I recently came across an article that contained strong opinions about the current trend of states passing laws to eliminate cash bail and pretrial detention. The source in the article focused on extreme, isolated incidences where an individual while awaiting further court action, had been released from jail and went on to get into additional trouble on pretrial. I can see how this may be concerning, but instead of letting isolated incidents and hearsay be the primary source to draw a conclusion in this discussion, I wanted to dig deeper and explore what is driving this change in our nation in how we are approaching criminal justice reform by eliminating cash bail and pretrial detention.
The Purpose of Bail
Ideally, bail is meant to serves two purposes: 1. It maintains the American ideal that an individual is innocent until proven guilty. This way, their normal, everyday lives are not disrupted while they await further court action and until they have been found to be at fault (i.e. guilty) in the court of law after receiving their right to due process. 2. It fuels court fees and costs by incentivizing the accused to attend future hearings, or face financial consequences imposed and collected by the courts.
States Doing Away with Cash Bail
In recent years, a number of states have proposed and enacted laws eliminating cash bail. However, California was the first to completely eliminate this system. On Tuesday, August 28, 2018, Governor Jerry Brown, signed California’s Money Bail Reform Act into legislation. Before then, a number of states such as Kentucky, New Mexico, and New Jersey had reformed their cash bail system, however, California was the first to completely eliminate its cash bail system. Now, other states such as Illinois, Nebraska, Indiana, and New York have enacted bills to change their cash bail system.
New York is the newest state to eliminate pretrial detention and cash bail. Their law went into effect January 1, 2020, eliminating pretrial detention and cash bail for an estimated 90% of arrests. Under the new law, cash bail is no longer an option for most misdemeanors and non-violent felonies. For individuals charged with serious crimes like violent felonies, sex offenses, and witness tampering little has changed and the ability to enforce cash bail will still lie with the courts.
Clogging Up Our System
A primary reason many states who have made changes to their cash bail system have cited as why they have done so is because of the clogging up of their jails. Across our nation, states and federal systems are struggling to find space for all the incoming individuals being incarcerated.
According to the Prison Policy Initiative, more than 500,000 people in the United States were detained in jails before their trial in 2018. New Jersey was one of the first states to reform their cash bail system. In their first year with the new system in place, their pretrial jail population fell by 20 percent.
Kalief Browder: An Example of an Innocent Person Held in Pretrial Detention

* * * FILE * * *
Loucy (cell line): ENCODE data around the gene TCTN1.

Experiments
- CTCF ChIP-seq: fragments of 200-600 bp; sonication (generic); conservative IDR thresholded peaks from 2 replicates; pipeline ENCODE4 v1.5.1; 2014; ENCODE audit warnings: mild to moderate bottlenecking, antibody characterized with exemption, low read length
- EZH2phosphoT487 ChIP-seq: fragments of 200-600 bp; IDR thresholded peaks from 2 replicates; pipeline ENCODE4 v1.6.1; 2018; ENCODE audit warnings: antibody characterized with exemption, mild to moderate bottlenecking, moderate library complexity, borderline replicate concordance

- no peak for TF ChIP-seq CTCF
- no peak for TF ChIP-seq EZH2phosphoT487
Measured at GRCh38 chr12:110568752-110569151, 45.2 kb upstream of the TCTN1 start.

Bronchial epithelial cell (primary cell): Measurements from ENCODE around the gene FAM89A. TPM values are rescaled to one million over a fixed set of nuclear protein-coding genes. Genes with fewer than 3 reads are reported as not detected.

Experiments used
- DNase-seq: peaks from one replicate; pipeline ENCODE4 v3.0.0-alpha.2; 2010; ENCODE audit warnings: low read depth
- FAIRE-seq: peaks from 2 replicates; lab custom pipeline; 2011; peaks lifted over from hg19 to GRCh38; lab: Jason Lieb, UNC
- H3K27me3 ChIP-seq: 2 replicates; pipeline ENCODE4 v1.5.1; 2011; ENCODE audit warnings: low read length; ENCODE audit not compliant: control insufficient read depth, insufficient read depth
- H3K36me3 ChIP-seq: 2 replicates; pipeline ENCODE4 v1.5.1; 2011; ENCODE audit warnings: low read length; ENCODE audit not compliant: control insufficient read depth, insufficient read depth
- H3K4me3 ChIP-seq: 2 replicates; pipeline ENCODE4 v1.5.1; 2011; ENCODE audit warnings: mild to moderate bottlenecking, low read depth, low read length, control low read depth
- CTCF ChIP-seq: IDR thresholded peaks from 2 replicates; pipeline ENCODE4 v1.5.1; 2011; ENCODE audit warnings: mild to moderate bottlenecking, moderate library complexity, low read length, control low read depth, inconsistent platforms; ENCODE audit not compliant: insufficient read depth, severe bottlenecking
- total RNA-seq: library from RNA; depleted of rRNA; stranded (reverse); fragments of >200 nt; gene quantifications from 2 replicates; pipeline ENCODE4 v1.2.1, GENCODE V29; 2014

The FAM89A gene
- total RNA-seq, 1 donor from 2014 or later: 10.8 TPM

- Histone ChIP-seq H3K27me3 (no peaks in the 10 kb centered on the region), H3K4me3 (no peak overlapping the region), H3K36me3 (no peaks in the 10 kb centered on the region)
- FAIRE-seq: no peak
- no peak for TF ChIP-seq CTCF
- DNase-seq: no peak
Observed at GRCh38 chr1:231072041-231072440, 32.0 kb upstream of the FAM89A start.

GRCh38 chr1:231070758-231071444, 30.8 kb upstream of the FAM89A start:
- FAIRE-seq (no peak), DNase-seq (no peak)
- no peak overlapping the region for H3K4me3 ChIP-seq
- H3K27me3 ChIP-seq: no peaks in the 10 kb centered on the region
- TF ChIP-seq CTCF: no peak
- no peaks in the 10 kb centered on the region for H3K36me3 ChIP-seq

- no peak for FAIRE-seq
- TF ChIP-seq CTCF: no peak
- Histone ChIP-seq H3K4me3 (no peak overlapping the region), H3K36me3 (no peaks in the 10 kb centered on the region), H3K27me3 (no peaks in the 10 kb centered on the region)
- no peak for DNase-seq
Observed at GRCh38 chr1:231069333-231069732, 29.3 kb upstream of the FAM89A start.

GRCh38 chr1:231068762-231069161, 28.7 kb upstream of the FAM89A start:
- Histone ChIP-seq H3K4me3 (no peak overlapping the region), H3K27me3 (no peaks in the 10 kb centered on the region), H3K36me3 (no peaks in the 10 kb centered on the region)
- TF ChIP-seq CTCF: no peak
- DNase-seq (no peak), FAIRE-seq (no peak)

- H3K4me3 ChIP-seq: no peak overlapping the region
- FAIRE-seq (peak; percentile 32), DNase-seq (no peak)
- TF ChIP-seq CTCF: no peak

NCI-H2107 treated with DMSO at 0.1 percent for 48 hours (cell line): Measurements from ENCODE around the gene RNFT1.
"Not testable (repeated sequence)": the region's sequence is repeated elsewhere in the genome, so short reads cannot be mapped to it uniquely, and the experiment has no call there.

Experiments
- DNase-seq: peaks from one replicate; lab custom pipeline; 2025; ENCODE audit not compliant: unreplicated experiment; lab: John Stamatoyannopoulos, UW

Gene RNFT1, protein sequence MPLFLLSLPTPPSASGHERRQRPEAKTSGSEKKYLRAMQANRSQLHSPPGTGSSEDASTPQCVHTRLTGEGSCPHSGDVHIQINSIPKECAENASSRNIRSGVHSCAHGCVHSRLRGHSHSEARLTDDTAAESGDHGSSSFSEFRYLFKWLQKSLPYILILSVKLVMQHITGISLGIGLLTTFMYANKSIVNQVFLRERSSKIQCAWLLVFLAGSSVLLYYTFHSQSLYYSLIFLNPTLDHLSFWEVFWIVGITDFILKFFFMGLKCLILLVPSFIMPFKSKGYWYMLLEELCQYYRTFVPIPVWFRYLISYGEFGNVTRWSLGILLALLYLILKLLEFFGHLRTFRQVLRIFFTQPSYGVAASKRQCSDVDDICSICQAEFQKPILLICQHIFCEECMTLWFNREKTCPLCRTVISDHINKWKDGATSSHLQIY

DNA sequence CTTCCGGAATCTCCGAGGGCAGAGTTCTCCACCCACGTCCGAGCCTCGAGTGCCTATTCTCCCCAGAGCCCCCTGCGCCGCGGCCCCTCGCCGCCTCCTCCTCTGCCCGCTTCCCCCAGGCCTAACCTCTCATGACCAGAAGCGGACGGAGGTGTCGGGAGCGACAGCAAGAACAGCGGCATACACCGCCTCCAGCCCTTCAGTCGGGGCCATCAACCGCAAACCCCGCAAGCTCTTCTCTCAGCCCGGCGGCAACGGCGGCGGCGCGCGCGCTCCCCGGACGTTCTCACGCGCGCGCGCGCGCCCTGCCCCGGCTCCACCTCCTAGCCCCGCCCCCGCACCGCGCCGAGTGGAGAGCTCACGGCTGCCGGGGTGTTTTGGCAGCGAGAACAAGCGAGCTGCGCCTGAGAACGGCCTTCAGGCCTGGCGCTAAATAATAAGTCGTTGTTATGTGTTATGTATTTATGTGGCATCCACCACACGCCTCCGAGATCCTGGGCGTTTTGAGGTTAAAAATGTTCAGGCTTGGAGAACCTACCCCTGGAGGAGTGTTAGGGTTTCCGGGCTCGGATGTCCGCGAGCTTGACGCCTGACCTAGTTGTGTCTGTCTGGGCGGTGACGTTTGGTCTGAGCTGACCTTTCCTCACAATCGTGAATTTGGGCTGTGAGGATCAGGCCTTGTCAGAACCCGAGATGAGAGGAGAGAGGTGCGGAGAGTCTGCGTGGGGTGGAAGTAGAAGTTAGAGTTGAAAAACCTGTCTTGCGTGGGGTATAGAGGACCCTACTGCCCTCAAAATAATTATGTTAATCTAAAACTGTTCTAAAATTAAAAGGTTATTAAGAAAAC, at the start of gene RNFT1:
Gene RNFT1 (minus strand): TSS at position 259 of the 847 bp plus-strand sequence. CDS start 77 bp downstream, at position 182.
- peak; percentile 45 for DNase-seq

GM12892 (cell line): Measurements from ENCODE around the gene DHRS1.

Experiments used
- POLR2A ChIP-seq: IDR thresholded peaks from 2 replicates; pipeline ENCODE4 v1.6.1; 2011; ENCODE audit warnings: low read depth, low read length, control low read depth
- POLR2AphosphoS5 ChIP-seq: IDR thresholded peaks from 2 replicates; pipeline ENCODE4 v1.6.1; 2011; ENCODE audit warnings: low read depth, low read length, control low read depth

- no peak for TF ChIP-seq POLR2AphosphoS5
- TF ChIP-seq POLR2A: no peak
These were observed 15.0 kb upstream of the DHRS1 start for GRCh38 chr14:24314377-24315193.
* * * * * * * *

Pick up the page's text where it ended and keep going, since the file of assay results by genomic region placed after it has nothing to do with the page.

Browder was a 16-year-old boy from New York City. He was accused of stealing a bookbag, and even though he was 16, he was sent to the notoriously violent adult jail, Rikers Island, while awaiting a court decision on his case. Kalief was not deemed a danger to society and was granted bail, but as he came from a poor family who did not have the money to pay his bail, he had to sit for three years inside of Rikers Island on pretrial detention awaiting the court’s ruling. While incarcerated, Kalief was beaten numerous times – by guards and other inmates, and placed in solitary confinement, where depression and anxiety started to consume this young man. He was ultimately found not guilty, but by then, the damage had been done. Kalief came home struggling with depression, anxiety, and PTSD from his experiences in Rikers Island. Two years after release, the lasting weight of that negative experience became too much to bear and he took his own life. After his sad passing, celebrities like Jay-Z and John Legend have advocated for reform to the cash bail system, citing Kalief Browder as a perfect example of what we cannot allow to happen in our justice system.
As with any law, there are issues that still remain. In addition to the fear propaganda cited in the original article that sparked me to write this post, advocates of equal justice believe that new, no cash bail laws, such as California’s Money Bail Reform Act, still give too much power to the courts. This continues to speak to the point of an individual not being allowed due process before being found guilty of a crime. However, even with these issues and ideas still to be worked out, there is no statistical evidence that eliminating cash bail and pretrial detention will result in crime increasing. Remember, changes in the cash bail system is not for all crimes. The changes that are happening are directed towards nonviolent crimes and petty offenses like misdemeanors, so do not buy into the false rhetoric that we are opening all our jails and letting out rapists, child molesters and murderers. That is simply not true.
We are making strides in the right direction. An American tenet is equal justice for all, and within that lies having the presumption of being innocent until proven guilty. There may be one-off instances of individuals abusing their rights and taking the opportunity to commit another bad act, but if we do not give this right to all we risk undermining our whole justice system and it being judged as unfair and biased towards the rich who can afford to exercise rights we should all be afforded, whether we have financial resources to exercise them or not. We are moving the needle in the right direction eliminating the cash bail system, but there is still work to be done before I can truly say that our American criminal justice system is fair and equal in its treatment towards all of its citizens.